President Joe Biden has signed the Democrats’ landmark climate change and healthcare bill into law.
The hope is it will deliver what he has called the “final piece” of his pared-down domestic agenda, as he aims to boost his party’s standing with voters less than three months before the midterm elections.
The legislation includes the most substantial federal investment in history to fight climate change — some 375 billion dollars over the decade — and would cap prescription drug costs at 2,000 dollars out-of-pocket annually for Medicare recipients.
It also would help an estimated 13 million Americans pay for healthcare insurance by extending subsidies provided during the coronavirus pandemic.
The measure is paid for by new taxes on large companies and stepped-up IRS enforcement of wealthy individuals and entities, with additional funds going to reduce the federal deficit.
In a triumphant signing event at the White House, Mr Biden pointed to the law as proof that democracy — no matter how long or messy the process — can still deliver for voters in America as he road-tested a line he will likely repeat later this fall: “The American people won, and the special interests lost.”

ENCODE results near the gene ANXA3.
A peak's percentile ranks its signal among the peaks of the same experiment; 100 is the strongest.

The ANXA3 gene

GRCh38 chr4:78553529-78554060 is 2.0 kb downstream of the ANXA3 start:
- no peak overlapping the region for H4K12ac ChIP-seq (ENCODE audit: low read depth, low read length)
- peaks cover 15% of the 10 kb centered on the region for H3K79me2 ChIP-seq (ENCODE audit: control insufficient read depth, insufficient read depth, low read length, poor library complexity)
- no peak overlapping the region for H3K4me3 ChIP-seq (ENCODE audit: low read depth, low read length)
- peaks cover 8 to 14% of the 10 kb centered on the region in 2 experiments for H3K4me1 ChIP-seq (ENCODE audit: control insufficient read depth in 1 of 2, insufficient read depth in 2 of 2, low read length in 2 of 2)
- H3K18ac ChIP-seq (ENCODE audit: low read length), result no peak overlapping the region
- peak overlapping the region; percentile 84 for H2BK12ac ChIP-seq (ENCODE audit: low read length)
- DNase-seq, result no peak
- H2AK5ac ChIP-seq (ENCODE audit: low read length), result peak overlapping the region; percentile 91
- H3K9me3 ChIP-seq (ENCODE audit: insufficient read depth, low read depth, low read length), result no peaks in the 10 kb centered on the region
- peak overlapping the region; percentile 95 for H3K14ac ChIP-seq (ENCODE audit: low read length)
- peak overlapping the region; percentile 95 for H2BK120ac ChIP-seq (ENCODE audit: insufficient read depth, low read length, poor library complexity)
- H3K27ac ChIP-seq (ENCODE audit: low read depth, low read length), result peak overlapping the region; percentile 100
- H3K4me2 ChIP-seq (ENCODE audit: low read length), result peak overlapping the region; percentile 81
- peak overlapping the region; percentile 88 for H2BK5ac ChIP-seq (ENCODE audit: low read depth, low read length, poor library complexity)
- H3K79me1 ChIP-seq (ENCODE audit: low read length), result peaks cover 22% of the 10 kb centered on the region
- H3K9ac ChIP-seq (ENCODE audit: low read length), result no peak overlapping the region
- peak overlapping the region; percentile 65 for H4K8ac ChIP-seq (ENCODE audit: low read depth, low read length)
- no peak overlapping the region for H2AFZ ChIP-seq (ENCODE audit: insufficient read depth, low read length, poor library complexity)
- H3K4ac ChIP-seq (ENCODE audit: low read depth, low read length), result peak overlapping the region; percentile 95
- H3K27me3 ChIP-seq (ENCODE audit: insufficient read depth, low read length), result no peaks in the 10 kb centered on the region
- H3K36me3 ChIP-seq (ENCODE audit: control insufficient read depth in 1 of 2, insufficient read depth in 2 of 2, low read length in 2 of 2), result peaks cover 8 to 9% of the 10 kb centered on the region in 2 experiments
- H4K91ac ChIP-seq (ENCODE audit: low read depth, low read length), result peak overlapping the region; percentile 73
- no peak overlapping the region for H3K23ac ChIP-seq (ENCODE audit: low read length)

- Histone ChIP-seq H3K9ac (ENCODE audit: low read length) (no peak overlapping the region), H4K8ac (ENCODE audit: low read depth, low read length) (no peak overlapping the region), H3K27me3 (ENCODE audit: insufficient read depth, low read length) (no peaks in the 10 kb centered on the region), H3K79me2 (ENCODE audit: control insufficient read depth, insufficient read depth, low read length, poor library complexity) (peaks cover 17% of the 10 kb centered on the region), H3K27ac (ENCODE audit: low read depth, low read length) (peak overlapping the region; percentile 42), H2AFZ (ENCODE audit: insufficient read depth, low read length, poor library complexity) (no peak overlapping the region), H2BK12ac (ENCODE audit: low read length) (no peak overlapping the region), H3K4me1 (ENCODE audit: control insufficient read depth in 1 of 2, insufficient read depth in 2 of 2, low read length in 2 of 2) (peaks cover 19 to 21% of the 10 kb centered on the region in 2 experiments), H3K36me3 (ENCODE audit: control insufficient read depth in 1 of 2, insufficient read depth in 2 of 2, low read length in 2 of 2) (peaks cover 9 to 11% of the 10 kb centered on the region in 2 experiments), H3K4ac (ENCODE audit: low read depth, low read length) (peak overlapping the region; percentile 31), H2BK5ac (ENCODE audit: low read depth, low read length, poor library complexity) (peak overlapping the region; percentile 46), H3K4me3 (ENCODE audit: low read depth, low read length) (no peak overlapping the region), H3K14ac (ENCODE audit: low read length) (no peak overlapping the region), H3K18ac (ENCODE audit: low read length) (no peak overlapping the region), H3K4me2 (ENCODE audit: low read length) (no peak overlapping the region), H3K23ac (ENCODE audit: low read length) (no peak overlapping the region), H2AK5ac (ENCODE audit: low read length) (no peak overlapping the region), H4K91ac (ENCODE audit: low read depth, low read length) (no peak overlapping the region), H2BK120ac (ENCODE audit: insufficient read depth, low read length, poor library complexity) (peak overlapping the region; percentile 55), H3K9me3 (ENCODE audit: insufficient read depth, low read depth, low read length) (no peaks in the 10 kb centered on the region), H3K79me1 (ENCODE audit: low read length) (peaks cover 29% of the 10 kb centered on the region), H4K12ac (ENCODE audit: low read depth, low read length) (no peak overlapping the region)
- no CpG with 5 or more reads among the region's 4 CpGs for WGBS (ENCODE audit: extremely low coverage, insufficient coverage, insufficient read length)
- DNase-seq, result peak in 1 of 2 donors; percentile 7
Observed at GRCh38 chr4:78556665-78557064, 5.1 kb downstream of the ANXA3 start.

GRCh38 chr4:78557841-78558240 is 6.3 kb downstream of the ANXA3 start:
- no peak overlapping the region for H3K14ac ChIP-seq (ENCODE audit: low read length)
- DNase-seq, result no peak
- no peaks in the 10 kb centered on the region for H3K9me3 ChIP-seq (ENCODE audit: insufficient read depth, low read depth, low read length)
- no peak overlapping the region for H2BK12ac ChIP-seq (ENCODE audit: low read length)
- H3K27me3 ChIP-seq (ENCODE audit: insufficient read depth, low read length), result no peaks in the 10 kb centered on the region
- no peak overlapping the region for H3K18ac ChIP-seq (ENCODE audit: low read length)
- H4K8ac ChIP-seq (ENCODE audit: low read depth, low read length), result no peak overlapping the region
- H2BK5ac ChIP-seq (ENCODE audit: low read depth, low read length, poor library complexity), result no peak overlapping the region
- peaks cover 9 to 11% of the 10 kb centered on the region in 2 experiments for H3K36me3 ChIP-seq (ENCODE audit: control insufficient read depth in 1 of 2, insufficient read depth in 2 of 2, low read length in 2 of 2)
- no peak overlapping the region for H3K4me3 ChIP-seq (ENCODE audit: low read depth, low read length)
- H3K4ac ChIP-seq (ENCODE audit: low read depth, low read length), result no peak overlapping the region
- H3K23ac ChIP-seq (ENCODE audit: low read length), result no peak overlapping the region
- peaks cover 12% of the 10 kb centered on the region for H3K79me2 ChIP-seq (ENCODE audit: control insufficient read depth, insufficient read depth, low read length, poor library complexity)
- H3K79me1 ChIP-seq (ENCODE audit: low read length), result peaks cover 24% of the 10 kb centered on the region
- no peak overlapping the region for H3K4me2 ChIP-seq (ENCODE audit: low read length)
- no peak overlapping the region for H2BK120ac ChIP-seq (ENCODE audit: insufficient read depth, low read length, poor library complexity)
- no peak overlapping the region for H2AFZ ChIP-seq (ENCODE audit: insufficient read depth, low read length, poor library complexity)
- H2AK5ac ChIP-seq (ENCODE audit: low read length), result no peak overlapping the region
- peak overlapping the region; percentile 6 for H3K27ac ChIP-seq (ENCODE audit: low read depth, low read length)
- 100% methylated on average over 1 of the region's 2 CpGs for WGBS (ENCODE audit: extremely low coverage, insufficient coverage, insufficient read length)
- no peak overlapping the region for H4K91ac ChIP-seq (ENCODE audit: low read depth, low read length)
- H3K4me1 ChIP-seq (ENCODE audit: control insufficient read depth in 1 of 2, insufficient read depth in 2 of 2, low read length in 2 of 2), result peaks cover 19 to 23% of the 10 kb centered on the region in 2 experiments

The House on Friday approved the measure on a party-line 220-207 vote. It passed the Senate days earlier with Vice President Kamala Harris breaking a 50-50 tie in that chamber.
“In normal times, getting these bills done would be a huge achievement,” Senate Majority Leader Chuck Schumer said during the White House ceremony.
“But to do it now, with only 50 Democratic votes in the Senate, over an intransigent Republican minority, is nothing short of amazing.”
Mr Biden signed the bill into law during a small ceremony in the State Dining Room of the White House, sandwiched between his return from a six-day beachside holiday in South Carolina and his departure for his home in Wilmington, Delaware.
He plans to hold a larger “celebration” for the legislation on September 6 once lawmakers return to Washington.
The signing caps a spurt of legislative productivity for Mr Biden and Congress, who in three months have approved legislation on veterans’ benefits, the semiconductor industry and gun checks for young buyers.
The president and lawmakers have also responded to Russia’s invasion of Ukraine and overwhelmingly supported Nato membership for Sweden and Finland.
With Mr Biden’s approval rating lagging, Democrats are hoping that the string of successes will jump-start their chances of maintaining control in Washington in the November midterms.
The 79-year-old president aims to restore his own standing with voters as he contemplates a re-election bid.